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Family Health Care Decisions Act
June 8, 2010

In March of this year, Governor Paterson signed into law the Family Health Care Decisions Act (FHCDA). The law allows family members to make medical decisions, including decisions about withholding or ending life-sustaining treatment, on behalf of individuals who have lost their ability to make such decisions and have not prepared advance health care directives (such as a Health Care Proxy or Living Will).

This law establishes a procedure for health care professionals to follow which helps to determine whether a patient has the capability to make his/her own decisions. If the medical professionals determine that a patient does not have decision-making ability, the law requires the selection of a ‘surrogate’ from a list of individuals ranked in order of priority, including family members, domestic partners and close friends.

NOTE: The Family Health Care Decisions Act may give some a false sense of security and belief that written advance health care directives (Health Care Proxy or Living Wills) are not needed.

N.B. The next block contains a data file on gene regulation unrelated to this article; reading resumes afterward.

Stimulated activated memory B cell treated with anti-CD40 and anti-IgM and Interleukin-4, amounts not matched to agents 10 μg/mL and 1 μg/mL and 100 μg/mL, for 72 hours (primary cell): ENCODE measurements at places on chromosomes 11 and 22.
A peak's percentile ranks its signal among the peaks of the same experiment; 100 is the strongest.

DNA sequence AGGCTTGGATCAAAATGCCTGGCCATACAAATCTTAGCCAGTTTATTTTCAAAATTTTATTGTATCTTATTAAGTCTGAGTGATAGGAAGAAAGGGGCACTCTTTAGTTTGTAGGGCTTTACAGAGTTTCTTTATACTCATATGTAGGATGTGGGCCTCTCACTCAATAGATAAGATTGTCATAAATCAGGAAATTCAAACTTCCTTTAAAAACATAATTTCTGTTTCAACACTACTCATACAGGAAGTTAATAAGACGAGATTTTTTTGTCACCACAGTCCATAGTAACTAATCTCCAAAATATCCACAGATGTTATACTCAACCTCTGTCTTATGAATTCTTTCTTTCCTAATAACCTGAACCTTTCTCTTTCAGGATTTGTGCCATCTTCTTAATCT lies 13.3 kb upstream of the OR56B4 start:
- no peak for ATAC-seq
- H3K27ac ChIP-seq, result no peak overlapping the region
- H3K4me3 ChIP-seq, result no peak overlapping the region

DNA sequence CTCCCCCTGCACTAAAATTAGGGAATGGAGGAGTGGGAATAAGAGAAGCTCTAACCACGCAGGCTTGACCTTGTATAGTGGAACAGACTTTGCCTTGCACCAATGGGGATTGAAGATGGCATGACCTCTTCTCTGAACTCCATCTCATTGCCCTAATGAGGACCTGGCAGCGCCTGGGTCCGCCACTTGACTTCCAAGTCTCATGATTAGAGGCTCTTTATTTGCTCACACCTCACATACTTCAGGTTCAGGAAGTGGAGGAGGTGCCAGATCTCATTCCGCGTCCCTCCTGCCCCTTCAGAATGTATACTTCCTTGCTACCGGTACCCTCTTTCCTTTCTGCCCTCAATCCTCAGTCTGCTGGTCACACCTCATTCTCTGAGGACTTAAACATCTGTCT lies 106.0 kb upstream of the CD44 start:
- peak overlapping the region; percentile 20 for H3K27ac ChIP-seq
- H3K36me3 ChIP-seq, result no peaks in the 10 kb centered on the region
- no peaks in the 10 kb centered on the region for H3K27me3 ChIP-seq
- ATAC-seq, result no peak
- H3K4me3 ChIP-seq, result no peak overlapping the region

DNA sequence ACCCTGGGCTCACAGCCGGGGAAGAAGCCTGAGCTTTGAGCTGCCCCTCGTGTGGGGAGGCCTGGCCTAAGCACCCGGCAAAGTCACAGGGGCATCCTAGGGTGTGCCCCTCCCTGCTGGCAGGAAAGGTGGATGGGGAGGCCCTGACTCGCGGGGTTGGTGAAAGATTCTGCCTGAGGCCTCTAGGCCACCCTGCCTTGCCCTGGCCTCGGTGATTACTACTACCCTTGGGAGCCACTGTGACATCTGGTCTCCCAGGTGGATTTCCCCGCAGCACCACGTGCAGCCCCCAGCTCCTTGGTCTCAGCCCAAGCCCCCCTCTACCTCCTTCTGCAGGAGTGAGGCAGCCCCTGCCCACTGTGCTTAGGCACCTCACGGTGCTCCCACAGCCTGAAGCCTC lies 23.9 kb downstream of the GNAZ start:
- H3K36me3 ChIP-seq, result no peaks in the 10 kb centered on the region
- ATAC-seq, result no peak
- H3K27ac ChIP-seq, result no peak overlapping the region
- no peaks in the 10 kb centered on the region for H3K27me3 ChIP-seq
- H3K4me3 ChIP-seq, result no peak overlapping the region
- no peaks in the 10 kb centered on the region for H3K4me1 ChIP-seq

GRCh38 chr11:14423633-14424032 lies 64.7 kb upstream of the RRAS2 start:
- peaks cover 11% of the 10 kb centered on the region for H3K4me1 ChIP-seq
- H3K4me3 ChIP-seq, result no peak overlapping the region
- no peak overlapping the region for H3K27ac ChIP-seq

The FHCDA will not solve problems where individuals desire to make very specific medical decisions for themselves based upon their own personal, religious or moral beliefs. Additionally, in family disputes, there may still be issues. For example, if several siblings have differing opinions regarding medical care for a parent, there may be problems to address.

Without advanced written directives for medical care, family members are left in the uncertain situation of trying to figure out what to do. The FHCDA clarifies a decision-making hierarchy that may be helpful in emergency situations; however, the law does not prevent the need for a Health Care Proxy and/or Living Will. Under the law, the health care surrogate is obligated to make decisions based on “clear and convincing evidence” of the patient’s wishes. The best way for a patient to express his/her own wishes, avoid family conflicts and select one’s own health care agent is to have a written health care directive (Health Care Proxy and/or Living Will).

For more information about the FHCDA, please visit the New York State Bar Association’s website at:www.nysba.org/fhcda.

*Written with assistance from Merika Wilson

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